I have a confession to make. Iím not the biggest fan of NPR. I do listen to it from time to time because itís the only place to get any substantive news on the radio, but itís mixed in with so much pretentious trivia that I just canít stomach it for very long. Iíve shut it off many, many times in eye rolling embarrassment. And something about the hosts gets uncomfortably under my skin; they often make me squirm, actually. Their quietly bland, maddeningly neutral personas give me lucid flashbacks of kindergarten, where a similar group of annoyingly soft spoken adults taught me how to finger paint and learn shapes. After every segment about, say, basket weaving in Ghana or a farmer who writes poems about cats, I expect one of them to come and say, ďItís medication time.Ē
I turned on NPR the morning after the 2004 elections, groggy, hungover, depressed, and heard some unctuous weasel gloating about how the Democrats were just going to have to get used to being a permanent minority party, going to have to learn how to be become docile pets and obey their Republican masters in the new conservative millennium. He dripped with smug condescension and the nice, soft, soothing, soporific host didnít offer the merest peep of a critical response. He could have stolen her lunch money and she would have passively allowed it in the interests of balance. For a moment I thought I was in a state of hypnogogia, that twilight phase between sleep and wakefulness when you have the most vivid nightmares. It turns out I was only hearing the voice of Grover Norquist, the creepy little conservative neuter who admires Leninís political style and wants to shrink down government and strangle it in the bathtub. So much for NPRís leftist agenda.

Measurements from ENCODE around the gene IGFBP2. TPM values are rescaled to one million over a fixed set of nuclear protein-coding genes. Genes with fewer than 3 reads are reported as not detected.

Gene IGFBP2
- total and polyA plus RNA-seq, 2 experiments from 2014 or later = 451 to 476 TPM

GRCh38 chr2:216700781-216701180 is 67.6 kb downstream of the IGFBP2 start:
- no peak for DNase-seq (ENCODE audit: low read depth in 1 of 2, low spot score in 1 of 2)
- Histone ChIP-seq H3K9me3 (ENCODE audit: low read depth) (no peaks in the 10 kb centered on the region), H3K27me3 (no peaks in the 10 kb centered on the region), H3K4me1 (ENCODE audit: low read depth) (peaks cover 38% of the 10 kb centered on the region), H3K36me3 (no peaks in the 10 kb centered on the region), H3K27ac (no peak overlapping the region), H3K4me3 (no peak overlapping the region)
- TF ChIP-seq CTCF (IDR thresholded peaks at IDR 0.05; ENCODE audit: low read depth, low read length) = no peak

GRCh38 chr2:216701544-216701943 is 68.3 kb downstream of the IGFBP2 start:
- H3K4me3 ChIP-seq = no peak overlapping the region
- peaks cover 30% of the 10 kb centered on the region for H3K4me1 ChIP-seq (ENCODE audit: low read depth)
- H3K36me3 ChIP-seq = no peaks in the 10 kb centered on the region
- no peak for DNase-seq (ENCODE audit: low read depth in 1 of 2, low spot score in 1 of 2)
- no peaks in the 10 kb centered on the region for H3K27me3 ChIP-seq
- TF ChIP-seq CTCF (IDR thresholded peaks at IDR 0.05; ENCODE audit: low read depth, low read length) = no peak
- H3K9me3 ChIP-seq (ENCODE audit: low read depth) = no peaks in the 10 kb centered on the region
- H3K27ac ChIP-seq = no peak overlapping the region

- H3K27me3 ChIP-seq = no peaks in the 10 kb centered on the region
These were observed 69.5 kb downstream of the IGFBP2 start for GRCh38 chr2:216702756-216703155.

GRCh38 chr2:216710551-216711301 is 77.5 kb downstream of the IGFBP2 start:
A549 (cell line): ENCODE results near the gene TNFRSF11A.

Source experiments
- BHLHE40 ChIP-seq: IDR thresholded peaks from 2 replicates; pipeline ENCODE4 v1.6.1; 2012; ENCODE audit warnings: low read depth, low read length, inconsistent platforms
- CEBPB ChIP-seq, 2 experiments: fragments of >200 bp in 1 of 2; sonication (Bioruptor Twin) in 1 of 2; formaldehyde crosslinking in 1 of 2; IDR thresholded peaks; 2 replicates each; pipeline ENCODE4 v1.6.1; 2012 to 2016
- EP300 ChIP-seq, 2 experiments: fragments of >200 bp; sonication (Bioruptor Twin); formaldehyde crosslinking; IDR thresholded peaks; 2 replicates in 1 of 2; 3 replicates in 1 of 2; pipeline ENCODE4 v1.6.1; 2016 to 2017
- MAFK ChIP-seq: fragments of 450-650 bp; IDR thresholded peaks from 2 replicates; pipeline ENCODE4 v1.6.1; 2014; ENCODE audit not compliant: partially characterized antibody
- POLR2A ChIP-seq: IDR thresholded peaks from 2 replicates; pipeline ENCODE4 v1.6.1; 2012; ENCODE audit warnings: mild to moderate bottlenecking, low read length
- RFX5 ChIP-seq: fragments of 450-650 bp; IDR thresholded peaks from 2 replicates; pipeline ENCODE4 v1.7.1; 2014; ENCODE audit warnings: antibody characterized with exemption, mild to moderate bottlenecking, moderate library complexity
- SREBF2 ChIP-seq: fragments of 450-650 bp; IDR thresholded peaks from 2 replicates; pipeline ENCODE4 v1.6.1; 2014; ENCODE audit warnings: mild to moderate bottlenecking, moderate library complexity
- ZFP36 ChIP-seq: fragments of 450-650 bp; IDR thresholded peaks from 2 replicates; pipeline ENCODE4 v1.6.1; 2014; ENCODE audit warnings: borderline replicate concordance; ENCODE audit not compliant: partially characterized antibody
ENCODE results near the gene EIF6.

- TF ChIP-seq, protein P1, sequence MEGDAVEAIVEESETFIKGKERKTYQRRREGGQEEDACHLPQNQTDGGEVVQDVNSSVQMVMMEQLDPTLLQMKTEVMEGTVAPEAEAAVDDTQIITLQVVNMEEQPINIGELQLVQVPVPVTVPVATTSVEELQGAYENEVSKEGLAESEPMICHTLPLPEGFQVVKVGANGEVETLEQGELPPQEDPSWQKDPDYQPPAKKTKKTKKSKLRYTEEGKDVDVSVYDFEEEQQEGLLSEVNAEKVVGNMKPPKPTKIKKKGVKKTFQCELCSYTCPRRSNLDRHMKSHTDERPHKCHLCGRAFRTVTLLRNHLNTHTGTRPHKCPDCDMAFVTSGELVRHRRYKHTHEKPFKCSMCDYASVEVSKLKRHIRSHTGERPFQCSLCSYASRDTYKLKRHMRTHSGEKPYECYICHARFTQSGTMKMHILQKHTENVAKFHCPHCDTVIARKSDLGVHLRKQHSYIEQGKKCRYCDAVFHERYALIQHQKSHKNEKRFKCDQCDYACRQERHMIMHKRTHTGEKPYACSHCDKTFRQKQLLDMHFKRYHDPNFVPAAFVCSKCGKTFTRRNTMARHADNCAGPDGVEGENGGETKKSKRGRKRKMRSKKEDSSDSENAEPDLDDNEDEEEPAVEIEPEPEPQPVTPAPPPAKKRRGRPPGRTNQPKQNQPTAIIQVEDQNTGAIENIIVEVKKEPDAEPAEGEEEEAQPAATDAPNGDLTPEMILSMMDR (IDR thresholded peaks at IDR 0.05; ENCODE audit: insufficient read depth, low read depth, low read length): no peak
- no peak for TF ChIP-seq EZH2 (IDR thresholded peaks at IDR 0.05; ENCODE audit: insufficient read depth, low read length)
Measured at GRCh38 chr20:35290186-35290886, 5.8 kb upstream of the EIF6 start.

This why the House vote last week to defund NPR was such a silly farce. Why are the Republicans so gung-ho about getting rid of it? It only receives $5 million in federal funds, so the idea that this is a necessary budget cut is laughable. We give more to oil companies every year in subsidies. And, of course, we spend more on our military than every other country in the world combined, an amount that will probably go up as a result of ďOperation Odyssey Dawn.Ē Itís like cutting Top Ramen out of your household budget after buying a forty-thousand dollar car and then lecturing the kids about the importance of thrift.
Besides, it wonít pass the Senate anyway and the Republicans are well aware of it. Everybody knows this had nothing to do with money and everything to do with politics and ideology. But what politics and what ideology? Are Talk of the Nation and Fresh Air really that subversive? As I see it, the biggest danger they pose is that you might fall asleep at the wheel while listening to them. It was a stupid play put on by Republicans for the benefit their drooling base, which just canít bear the thought of a tiny fraction of their tax dollars funding anything with a smattering of intellectual content (no matter how feeble that content sometimes is). God forbid their children should be sneaking off to listen to threatening programs like Car Talk or Science Friday.
If it we didnít live in such perilous times it would be funny: club wielding Republican dunces attacking wishy-washy liberal broadcasters in a Lilliputian quarrel over nothing much at all. But in the overall context of our very real problems this kind of petty nonsense is frightening. Itís like worrying about a hang nail when youíre dying of cancer.